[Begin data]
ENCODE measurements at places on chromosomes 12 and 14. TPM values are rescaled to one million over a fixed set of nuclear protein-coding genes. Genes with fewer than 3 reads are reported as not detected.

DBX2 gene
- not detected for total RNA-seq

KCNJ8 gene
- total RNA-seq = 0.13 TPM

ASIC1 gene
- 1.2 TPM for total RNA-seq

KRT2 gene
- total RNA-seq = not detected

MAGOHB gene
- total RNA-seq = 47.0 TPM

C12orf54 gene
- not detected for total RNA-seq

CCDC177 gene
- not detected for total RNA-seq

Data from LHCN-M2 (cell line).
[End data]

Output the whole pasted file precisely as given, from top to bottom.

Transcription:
ENCODE measurements at places on chromosomes 12 and 14. TPM values are rescaled to one million over a fixed set of nuclear protein-coding genes. Genes with fewer than 3 reads are reported as not detected.

DBX2 gene
- not detected for total RNA-seq

KCNJ8 gene
- total RNA-seq = 0.13 TPM

ASIC1 gene
- 1.2 TPM for total RNA-seq

KRT2 gene
- total RNA-seq = not detected

MAGOHB gene
- total RNA-seq = 47.0 TPM

C12orf54 gene
- not detected for total RNA-seq

CCDC177 gene
- not detected for total RNA-seq

Data from LHCN-M2 (cell line).